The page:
Understanding that a provider’s organizational character is made up of more than capabilities, it seems reasonable that a common set of descriptive elements for competency, attributes, and distribution frameworks might be beneficial for the provider comparison process.
Authored by industry expert Andrew Haslam, the eDisclosure Buyers Guide is the most comprehensive and definitive resource available for data discovery and legal discovery professionals seeking to understand and evaluate eDisclosure-related services and products.
This is the fourteenth quarterly eDiscovery Business Confidence Survey conducted by ComplexDiscovery. More than 1,448 individual responses have been received from legal, business, and technology professionals across the eDiscovery ecosystem since the inception of the survey and 180 respondents shared their opinions as part of the spring 2019 survey.
This updated article highlights one approach to evaluating the selection of eDiscovery vendors that may help decision makers by providing an objective framework useful for the competitive comparison and contrasting of subjective evaluation elements. While the components and ratings used in the approach may be adjusted and weighted based on the experiences and preference of evaluators, the framework is beneficial for ensuring a holistic evaluation process for determining vendor viability.
The frenetic and much-touted world of artificial intelligence (AI) has poured into the legal industry like a storm surge. Lawyers who lack technical expertise or feel overwhelmed by jargon and arcane mathematical concepts are at a distinct disadvantage in this technology-oriented new world. Vendors can make assertions with little risk of cross-examination.
British technology entrepreneur Mike Lynch committed a “deliberate fraud over a sustained period of time” to inflate the value of his company, Autonomy, by billions of dollars ahead of its sale, the High Court of Justice in England has heard.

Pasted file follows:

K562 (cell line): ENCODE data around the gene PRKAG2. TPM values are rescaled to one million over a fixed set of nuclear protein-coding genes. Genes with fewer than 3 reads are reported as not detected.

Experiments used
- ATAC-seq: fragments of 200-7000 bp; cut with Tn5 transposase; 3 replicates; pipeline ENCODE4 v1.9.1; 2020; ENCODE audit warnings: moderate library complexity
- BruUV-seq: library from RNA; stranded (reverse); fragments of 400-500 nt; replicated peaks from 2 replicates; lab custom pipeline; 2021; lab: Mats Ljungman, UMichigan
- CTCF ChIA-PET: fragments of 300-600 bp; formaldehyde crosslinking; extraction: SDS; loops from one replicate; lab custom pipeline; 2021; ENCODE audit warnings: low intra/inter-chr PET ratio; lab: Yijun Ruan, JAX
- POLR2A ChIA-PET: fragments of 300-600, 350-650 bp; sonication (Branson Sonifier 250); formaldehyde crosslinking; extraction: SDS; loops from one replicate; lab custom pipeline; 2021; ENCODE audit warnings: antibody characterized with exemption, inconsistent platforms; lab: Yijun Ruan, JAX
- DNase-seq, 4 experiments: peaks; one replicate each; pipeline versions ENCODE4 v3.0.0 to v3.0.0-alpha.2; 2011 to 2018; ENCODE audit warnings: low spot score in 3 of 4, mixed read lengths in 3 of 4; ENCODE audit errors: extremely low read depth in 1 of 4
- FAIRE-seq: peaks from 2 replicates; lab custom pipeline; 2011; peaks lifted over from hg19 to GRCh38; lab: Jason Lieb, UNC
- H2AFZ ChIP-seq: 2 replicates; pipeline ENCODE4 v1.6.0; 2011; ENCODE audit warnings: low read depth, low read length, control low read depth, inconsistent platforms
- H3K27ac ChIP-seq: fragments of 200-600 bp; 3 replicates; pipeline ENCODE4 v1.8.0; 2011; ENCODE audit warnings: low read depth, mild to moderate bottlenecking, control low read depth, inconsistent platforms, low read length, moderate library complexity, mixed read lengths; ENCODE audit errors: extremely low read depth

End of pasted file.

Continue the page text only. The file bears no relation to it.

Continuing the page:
Just as there are many tasks in electronic discovery, many times there are multiple technologies and platforms involved in the complete electronic discovery process. When there are multiple technologies and platforms involved, data must be transferred from disparate technologies and platforms to other disparate technologies and platforms. This data transfer can be considered a risk factor that impacts the overall electronic discovery process.
Alternative legal services provider Axiom today announced it has submitted a draft registration statement with the Securities and Exchange Commission relating to the proposed initial public offering of its common stock. Additionally, Knowable, the market leader in enterprise contracts intelligence, and Axiom Managed Solutions, the leader in next-generation solutions for complex legal work at scale, today jointly announced that they have been spun off from Axiom as two new independent companies.
Desktop as a Service (DaaS) providers are becoming important contributors to eDiscovery technology solutions as they allow for the deployment of virtualized desktop experiences delivered to end users on demand from remotely hosted locations. While the providers enabling the delivery of these virtualized environments to those in the eDiscovery ecosystem are typically not called out in the descriptions of the solutions they enable, understanding who those providers are is becoming increasingly important for those sourcing eDiscovery solutions for remote users as the underlying attributes and enhancements the providers deliver form the basis for comparing and contrasting the differences in DaaS-delivered capabilities from eDiscovery providers.
This is the thirteenth quarterly eDiscovery business confidence survey conducted by ComplexDiscovery. More than 1,265 individual responses have been received from legal, business, and technology professionals across the eDiscovery ecosystem since the inception of the survey and 75 respondents shared their opinions as part of the winter 2019 survey.